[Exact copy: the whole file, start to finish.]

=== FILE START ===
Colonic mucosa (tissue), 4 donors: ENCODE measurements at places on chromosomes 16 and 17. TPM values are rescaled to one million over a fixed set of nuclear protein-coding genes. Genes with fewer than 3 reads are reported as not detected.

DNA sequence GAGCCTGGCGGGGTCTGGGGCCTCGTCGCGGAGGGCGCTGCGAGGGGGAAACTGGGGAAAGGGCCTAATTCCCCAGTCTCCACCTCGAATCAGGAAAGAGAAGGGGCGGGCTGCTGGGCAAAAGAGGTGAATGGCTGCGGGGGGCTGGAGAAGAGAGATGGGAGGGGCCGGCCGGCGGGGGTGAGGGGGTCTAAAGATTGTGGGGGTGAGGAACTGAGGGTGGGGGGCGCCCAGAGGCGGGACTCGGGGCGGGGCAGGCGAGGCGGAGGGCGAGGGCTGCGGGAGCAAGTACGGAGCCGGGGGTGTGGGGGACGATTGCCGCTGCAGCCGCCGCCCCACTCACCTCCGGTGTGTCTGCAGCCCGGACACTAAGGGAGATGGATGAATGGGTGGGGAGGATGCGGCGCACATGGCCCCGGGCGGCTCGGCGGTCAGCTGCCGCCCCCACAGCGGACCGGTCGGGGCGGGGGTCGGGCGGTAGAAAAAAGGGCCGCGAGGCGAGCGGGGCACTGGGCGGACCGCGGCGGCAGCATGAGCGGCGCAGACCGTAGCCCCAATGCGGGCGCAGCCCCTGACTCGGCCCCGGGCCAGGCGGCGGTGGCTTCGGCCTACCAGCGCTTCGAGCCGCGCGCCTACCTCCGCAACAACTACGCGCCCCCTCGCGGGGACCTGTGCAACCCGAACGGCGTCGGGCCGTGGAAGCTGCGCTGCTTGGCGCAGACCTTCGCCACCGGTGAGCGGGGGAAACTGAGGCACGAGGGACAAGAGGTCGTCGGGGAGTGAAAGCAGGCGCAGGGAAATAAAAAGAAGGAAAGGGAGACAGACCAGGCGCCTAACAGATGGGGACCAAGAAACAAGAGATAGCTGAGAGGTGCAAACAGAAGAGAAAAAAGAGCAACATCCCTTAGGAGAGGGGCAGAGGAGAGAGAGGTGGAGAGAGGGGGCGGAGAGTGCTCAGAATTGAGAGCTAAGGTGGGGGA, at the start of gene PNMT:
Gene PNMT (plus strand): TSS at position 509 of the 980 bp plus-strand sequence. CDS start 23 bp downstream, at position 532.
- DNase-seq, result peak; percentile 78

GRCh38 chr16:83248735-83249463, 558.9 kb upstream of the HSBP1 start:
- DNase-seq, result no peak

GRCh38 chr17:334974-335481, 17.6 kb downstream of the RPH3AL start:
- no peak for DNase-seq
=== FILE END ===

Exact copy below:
Colonic mucosa (tissue), 4 donors: ENCODE measurements at places on chromosomes 16 and 17. TPM values are rescaled to one million over a fixed set of nuclear protein-coding genes. Genes with fewer than 3 reads are reported as not detected.

DNA sequence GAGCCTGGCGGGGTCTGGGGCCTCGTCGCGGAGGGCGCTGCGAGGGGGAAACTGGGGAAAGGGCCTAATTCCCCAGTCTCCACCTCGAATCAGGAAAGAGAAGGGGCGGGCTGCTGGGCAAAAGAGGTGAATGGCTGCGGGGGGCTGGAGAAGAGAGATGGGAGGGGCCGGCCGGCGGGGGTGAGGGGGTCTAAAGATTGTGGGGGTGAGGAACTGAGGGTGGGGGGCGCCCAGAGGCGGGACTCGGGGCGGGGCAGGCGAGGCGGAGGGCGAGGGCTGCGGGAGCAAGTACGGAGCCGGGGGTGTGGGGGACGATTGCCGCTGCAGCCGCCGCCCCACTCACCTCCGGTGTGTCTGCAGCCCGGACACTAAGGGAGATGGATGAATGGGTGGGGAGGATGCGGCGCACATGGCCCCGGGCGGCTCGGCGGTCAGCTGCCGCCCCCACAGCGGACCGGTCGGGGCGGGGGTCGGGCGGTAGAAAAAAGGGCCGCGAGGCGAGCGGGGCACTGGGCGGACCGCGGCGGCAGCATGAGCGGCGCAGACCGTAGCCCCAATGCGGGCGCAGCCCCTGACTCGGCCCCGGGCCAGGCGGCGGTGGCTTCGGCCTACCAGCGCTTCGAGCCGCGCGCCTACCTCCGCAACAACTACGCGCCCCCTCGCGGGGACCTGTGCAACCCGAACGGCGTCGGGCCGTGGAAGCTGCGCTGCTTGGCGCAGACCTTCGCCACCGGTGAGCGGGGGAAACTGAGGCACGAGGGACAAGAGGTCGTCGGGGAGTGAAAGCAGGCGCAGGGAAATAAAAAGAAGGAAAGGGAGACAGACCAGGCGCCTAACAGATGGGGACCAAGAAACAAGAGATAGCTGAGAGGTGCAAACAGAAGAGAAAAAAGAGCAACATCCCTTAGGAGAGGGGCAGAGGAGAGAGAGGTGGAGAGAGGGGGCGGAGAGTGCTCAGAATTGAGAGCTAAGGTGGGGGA, at the start of gene PNMT:
Gene PNMT (plus strand): TSS at position 509 of the 980 bp plus-strand sequence. CDS start 23 bp downstream, at position 532.
- DNase-seq, result peak; percentile 78

GRCh38 chr16:83248735-83249463, 558.9 kb upstream of the HSBP1 start:
- DNase-seq, result no peak

GRCh38 chr17:334974-335481, 17.6 kb downstream of the RPH3AL start:
- no peak for DNase-seq